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Reeling ’em in

LAKE TAHOE PIONEERING IN FILM FESTIVAL

Residents have said for years, “Wouldn’t it be nice to have a film festival at Lake Tahoe?”

Movie aficionados are about to see their wish come true.



“I finally got tired of no one doing anything about it,” said Denise Sloan, executive director for the nonprofit film board who is organizing the upcoming Lake Tahoe Pioneering in Film Festival.

The weekend of April 7, 8, 9 marks the middle of the spring ski season and the date of the first Lake Tahoe film festival which will be hosted all over the south shore.



Sloan said the idea for a film festival was born two years ago when Sloan, Claire Fortier and Mindy Johnke were sanding furniture in Sloan’s garage with power tools while sharing a bottle of wine.

“We decided that it was time to quit talking and start doing,” Sloan said. It was only a matter of time before the “three girls in a garage” as Sloan calls it, got the attention of agencies who have helped turn the idea into a reality.

The Lake Tahoe Special Events Coalition was first to support the film festival, soon thereafter the Lake Tahoe Visitor Authority followed suit, and finally the Nevada Commission on Tourism jumped on board giving the film board two grants to aid them in their efforts.

Supporters of the upcoming festival are hopeful that its first time at bat will be well received. Jim Rafferty, LTVA president and vice president for Harveys Resort & Casino hopes that the event will inevitably grow.

“Harveys and Jim Rafferty are totally supportive of the film festival,” Rafferty said.

He thinks that starting small is the best way to ensure future film festivals. “I don’t think we should have enormous expectations for the first one,” Rafferty said.

“We are going to learn how to do it and we’re going to have fun doing it,” he said.

Sloan is also optimistic for the future of the festival. “We have a goal of attracting 50,000 festival goers within five years to a Lake Tahoe film festival that is nationally and internationally recognized,” she said.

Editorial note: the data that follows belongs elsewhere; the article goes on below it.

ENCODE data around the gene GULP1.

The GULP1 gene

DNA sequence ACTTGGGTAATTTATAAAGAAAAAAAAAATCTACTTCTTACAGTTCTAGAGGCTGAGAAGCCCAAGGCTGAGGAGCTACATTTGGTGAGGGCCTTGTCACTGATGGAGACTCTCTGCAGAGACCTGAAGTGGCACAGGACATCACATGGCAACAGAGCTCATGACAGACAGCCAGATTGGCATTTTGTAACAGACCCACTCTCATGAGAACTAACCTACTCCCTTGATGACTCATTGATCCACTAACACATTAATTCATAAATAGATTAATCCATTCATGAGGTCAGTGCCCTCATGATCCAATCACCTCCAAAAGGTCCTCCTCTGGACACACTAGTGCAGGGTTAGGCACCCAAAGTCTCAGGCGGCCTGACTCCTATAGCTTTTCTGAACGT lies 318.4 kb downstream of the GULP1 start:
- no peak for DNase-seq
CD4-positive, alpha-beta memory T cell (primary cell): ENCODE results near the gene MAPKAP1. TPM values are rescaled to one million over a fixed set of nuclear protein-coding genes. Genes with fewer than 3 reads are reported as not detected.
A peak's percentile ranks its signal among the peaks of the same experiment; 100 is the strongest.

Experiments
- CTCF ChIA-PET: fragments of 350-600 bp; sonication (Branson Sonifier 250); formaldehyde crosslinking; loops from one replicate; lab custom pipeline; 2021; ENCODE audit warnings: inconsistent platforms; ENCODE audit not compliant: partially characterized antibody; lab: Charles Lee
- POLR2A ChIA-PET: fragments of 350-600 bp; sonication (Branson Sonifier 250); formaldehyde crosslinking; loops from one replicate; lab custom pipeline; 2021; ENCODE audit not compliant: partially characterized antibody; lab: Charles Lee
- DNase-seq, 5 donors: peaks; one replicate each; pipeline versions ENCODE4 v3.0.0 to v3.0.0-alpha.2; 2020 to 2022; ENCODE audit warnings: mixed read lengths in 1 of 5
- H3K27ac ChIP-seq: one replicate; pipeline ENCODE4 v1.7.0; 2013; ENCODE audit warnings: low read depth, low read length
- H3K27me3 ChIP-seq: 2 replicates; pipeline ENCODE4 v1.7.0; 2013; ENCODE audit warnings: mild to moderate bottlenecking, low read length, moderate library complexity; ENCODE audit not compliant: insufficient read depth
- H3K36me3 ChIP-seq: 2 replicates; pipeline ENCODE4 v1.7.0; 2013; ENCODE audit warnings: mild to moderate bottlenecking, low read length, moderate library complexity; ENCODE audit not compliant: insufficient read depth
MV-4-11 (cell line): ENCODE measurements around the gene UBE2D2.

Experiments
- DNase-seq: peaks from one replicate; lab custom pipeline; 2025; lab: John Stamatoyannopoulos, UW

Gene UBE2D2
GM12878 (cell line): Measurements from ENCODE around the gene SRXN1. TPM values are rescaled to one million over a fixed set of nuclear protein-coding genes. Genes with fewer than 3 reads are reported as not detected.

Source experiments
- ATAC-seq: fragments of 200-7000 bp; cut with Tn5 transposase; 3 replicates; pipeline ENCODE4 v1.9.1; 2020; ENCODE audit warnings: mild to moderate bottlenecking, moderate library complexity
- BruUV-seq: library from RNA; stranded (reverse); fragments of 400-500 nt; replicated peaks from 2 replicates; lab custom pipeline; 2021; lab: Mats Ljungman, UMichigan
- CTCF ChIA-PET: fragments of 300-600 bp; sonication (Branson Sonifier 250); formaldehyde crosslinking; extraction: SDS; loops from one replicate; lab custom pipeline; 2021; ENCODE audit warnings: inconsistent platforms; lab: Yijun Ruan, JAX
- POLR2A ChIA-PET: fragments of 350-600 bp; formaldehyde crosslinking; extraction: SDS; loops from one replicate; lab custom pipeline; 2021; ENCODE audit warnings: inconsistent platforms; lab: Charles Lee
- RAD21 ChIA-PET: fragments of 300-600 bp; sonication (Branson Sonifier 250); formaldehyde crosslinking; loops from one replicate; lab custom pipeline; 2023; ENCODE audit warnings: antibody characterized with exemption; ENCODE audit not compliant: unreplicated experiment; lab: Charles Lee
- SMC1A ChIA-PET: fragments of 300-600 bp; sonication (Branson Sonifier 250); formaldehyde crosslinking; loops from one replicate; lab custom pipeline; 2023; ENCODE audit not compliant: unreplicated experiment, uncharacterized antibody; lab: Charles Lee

The festival’s programming will be provided by film experts from the American Film Institute. According to Sloan, AFI is the preeminent arts organization dedicated to advancing and preserving the art of film, television and other forms of the moving image.

“We will be showing everything from the best movies of the century to a retrospective on the evolution of film to world premieres that are still in post production,” Sloan said.

The film board, with the help of corporate sponsorship and in-kind donations, is trying to reach their $60,000 fund-raising goal by the end of March.

Two recent fund-raisers have raised more than $4,000. The first was a sit down dinner held at David Walley’s Hot Springs in Genoa on Jan. 21. The second “Hollywood Gala” was hosted at the Fresh Ketch on Jan. 23.

“The support that we have received from this community has been phenomenal — everyone from the major casinos to city transportation to area arts groups to small businesses, they have donated as much as they possibly can to make this film festival a reality,” Sloan said.

Dave Solaro, 5th district supervisor for El Dorado County, has gone to both events and is looking forward to the film festival.

“Claire and Denise should be commended,” Solaro said. “I think it is a great concept and it will help the community both economically and culturally.”

Rafferty attended the costume party last weekend and said that anytime anyone dresses up for a party it is bound to be a good time.

Jerome Evans attended the party as well. He dressed up as Harrison Ford’s character Indiana Jones and his date Sally Thiele went as a Woody Allen movie actress. Evans said “it was terrific,” and said he would definitely attend other fund-raisers that will support the film festival. “I hope we can generate a lot of enthusiasm locally,” Evans said.


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